According to National Hurricane Centre, US states that experience shows the practice of naming cyclone makes written as well as spoken communications faster and less subject to error as compared to the older, more cumbersome latitude-longitude identification methods. Furthermore, the use of easily remembered names greatly reduces confusion when two or more tropical storms occur at the same time.

The Indian Meteorological Department also reinstates this view adding that it helps in the quick identification of storms in warning messages because names are presumed to be far easier to remember than the numbers and technical terms.

Initially, the storms were named arbitrarily in the absence of a global mechanism to monitor and document their occurrences. Then the mid-1900's saw the start of the practice of using feminine names for storms originated. The tropical storms and hurricanes were tracked by year and the order in which they occurred during that year.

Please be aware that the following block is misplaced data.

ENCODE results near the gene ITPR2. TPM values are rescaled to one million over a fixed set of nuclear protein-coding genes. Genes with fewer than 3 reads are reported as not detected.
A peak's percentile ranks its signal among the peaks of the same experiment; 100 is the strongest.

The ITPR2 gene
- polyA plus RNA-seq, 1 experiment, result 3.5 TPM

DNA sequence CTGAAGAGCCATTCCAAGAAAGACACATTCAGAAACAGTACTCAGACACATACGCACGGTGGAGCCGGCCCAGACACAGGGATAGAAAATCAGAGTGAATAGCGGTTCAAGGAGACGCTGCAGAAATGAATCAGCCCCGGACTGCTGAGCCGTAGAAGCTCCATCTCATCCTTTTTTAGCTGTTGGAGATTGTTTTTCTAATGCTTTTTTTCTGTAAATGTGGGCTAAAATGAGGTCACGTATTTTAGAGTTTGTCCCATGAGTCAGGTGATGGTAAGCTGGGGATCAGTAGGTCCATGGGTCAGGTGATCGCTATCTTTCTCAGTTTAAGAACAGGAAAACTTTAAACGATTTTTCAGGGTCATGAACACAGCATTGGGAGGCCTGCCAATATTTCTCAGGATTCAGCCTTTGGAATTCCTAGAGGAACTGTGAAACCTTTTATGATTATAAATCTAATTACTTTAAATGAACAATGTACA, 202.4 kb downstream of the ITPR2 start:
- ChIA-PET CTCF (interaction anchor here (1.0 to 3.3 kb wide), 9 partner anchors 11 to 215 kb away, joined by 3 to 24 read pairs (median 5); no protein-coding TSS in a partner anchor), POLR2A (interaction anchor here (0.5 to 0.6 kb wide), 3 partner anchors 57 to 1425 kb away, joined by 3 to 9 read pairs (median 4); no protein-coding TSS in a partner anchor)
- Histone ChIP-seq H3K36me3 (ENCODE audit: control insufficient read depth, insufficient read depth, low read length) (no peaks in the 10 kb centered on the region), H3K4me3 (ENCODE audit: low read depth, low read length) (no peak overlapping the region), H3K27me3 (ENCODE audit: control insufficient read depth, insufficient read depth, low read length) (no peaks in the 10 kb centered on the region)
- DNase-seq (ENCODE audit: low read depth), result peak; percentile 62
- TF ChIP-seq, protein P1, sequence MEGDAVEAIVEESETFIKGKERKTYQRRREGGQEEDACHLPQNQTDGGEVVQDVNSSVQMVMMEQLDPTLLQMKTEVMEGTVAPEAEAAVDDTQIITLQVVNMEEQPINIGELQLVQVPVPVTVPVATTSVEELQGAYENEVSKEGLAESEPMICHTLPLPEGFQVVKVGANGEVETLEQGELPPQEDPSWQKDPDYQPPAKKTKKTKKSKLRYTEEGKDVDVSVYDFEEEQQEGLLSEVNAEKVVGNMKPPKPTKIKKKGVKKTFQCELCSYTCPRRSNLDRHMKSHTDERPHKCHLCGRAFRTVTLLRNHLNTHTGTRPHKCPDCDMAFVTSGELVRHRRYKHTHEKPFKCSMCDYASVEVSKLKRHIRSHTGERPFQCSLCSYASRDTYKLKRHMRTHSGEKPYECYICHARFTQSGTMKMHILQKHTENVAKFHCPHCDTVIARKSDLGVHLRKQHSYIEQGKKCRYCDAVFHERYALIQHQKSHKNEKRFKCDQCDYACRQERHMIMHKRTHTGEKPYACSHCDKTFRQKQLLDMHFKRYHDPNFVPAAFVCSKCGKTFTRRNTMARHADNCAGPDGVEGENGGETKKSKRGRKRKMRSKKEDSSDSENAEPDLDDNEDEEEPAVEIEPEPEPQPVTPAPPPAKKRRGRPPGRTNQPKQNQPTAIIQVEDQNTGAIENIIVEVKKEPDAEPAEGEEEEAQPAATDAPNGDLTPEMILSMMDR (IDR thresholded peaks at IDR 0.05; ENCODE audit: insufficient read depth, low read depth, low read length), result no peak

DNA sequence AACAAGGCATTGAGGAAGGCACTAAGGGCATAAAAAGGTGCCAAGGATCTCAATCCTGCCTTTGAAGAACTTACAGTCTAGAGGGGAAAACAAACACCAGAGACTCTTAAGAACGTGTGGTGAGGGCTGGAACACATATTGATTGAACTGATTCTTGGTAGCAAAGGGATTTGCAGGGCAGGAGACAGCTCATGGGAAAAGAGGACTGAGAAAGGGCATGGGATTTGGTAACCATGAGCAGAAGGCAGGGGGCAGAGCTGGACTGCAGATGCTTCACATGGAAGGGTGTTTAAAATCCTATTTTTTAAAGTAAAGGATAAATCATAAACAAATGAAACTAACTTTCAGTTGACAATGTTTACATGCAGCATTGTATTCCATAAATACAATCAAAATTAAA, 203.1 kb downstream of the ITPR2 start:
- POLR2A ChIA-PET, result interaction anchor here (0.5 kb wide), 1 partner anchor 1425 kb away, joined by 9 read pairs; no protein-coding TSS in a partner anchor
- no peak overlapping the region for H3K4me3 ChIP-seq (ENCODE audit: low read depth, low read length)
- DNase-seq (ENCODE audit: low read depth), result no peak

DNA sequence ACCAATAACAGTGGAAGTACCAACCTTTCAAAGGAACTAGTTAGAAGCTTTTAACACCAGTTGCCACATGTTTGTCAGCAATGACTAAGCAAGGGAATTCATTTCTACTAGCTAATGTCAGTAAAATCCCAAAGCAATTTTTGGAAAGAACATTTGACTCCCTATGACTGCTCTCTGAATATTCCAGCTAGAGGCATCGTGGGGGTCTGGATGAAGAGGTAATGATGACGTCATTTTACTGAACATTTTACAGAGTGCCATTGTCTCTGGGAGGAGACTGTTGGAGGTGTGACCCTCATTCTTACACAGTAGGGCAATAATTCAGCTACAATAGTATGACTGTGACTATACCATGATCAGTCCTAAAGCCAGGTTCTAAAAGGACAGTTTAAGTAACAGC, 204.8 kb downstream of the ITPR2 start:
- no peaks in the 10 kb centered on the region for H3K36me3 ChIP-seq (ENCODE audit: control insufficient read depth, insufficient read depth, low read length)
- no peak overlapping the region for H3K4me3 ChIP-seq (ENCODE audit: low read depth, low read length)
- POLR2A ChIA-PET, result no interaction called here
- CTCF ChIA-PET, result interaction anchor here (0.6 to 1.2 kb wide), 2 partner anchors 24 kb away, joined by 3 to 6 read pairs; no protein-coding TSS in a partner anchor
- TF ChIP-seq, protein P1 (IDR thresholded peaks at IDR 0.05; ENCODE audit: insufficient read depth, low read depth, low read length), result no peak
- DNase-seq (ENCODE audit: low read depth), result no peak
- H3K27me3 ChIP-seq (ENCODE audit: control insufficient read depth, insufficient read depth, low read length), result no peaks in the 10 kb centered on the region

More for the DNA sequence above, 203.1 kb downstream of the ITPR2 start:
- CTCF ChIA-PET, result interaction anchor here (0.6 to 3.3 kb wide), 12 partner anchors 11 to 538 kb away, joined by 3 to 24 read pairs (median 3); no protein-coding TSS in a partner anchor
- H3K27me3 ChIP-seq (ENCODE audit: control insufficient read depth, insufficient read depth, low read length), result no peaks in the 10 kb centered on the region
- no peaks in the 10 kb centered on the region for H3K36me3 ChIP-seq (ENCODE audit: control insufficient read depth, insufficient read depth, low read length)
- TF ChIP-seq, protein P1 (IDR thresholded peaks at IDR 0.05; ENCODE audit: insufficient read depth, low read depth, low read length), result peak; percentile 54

For at least 150 years, storm names were “fraught with racism and sexism, personal preferences and vendettas,” reports Atlas Obscura. “Their names have also been borrowed from places and saints, wives and girlfriends, and disliked public figures.”

It’s not entirely clear why, but the maritime tradition of referring to the ocean as a woman may have played a factor, reported History.com.

But in pursuit of a more organised and efficient naming system, meteorologists later decided to identify storms using names from a list arranged alphabetically. Thus, a storm with a name which begins with A, like Anne, would be the first storm to occur in the year.

Before the end of 1900's, forecasters started using male names for those forming in the Southern Hemisphere. The History.com report states that the patriarchal practice did not go down without a fight. Women weather analysts and leading women's rights activists helped persuade US weather forecasters not to name tropical storms after only women. Roxcy Bolton, the activist famed with setting up the first-ever rape treatment centre, was one of the dissenters to have brought about the change.

Now the tropical cyclones are named neither after any particular person nor with any preference in alphabetical sequence. The names selected are those that are familiar to the people in each region.